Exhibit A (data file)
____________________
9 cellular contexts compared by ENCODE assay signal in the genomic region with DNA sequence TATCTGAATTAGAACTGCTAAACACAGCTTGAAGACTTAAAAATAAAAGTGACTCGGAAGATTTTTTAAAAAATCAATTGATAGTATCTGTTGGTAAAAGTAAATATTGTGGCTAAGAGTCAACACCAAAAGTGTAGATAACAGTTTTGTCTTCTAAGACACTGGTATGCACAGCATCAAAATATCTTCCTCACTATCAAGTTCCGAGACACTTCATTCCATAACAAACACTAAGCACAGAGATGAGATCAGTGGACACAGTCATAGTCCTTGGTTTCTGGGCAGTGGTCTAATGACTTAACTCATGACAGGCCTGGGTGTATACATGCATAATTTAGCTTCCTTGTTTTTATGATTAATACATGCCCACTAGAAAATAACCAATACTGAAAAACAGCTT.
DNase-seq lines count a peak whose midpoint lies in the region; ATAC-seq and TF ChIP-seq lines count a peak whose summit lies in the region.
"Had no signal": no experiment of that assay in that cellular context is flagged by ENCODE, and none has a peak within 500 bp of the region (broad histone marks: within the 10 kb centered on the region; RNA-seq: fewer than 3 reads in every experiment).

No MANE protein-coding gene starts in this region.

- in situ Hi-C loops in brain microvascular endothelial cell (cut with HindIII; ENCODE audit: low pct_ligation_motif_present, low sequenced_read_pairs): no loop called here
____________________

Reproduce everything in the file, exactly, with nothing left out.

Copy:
9 cellular contexts compared by ENCODE assay signal in the genomic region with DNA sequence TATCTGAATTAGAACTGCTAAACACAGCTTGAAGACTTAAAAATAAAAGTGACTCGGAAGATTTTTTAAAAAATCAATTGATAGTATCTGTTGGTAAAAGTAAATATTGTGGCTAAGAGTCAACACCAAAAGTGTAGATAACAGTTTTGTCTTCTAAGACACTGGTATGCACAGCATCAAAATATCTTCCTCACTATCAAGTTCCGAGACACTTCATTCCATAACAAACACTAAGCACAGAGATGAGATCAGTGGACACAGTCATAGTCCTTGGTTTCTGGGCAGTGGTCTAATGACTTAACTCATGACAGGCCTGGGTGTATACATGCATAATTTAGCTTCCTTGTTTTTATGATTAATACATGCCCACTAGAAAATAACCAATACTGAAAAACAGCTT.
DNase-seq lines count a peak whose midpoint lies in the region; ATAC-seq and TF ChIP-seq lines count a peak whose summit lies in the region.
"Had no signal": no experiment of that assay in that cellular context is flagged by ENCODE, and none has a peak within 500 bp of the region (broad histone marks: within the 10 kb centered on the region; RNA-seq: fewer than 3 reads in every experiment).

No MANE protein-coding gene starts in this region.

- in situ Hi-C loops in brain microvascular endothelial cell (cut with HindIII; ENCODE audit: low pct_ligation_motif_present, low sequenced_read_pairs): no loop called here